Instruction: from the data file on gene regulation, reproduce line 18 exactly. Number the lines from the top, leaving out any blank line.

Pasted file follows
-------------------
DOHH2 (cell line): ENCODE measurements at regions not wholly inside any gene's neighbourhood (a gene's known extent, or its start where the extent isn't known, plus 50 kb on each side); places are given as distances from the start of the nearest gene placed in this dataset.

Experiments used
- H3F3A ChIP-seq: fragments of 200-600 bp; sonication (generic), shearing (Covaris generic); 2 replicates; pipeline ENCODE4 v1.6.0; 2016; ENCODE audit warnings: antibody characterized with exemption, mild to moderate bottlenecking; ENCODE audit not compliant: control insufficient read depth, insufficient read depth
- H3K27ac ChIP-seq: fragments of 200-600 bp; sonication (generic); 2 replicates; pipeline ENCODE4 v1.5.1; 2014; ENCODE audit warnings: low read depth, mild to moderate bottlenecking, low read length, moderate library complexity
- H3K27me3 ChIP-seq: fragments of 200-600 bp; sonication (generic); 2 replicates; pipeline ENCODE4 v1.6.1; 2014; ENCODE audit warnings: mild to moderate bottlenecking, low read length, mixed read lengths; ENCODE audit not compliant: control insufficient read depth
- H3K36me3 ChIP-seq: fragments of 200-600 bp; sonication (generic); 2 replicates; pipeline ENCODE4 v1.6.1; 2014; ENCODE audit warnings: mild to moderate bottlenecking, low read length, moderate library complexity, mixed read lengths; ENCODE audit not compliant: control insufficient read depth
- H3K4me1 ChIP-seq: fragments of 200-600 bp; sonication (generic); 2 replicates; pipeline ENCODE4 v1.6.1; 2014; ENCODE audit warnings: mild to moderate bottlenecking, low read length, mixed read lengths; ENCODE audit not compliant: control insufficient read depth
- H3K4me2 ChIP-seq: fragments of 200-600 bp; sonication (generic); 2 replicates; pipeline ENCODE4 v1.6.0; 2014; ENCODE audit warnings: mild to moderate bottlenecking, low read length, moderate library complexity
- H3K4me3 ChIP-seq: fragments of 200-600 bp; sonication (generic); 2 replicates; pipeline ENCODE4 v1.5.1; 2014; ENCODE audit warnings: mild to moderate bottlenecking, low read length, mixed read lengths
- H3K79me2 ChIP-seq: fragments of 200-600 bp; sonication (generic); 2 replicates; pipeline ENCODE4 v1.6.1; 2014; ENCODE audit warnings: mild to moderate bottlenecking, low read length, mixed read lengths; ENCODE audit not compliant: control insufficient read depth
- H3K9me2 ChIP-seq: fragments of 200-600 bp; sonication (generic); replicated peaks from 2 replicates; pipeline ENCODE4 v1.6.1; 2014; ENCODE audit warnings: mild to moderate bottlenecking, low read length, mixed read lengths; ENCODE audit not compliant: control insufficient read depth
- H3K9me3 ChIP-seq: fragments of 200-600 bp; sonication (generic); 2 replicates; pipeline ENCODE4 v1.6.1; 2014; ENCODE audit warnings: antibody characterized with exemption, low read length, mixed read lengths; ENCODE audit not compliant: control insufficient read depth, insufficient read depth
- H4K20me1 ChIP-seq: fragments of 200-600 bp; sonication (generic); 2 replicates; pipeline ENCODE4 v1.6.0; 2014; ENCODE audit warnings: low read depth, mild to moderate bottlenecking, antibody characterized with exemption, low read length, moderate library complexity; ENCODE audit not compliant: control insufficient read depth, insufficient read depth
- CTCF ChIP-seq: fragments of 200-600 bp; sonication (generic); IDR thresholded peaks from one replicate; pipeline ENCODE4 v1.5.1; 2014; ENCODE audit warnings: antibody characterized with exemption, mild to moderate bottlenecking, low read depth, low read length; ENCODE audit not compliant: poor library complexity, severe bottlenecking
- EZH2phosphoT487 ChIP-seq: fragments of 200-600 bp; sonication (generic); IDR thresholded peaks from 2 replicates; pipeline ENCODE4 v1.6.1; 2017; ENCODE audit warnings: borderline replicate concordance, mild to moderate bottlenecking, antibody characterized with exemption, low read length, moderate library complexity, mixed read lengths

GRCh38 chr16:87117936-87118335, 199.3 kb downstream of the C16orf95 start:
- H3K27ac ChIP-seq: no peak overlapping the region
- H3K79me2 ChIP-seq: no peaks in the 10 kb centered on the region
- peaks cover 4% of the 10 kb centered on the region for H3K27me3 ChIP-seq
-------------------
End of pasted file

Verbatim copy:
- H3K79me2 ChIP-seq: no peaks in the 10 kb centered on the region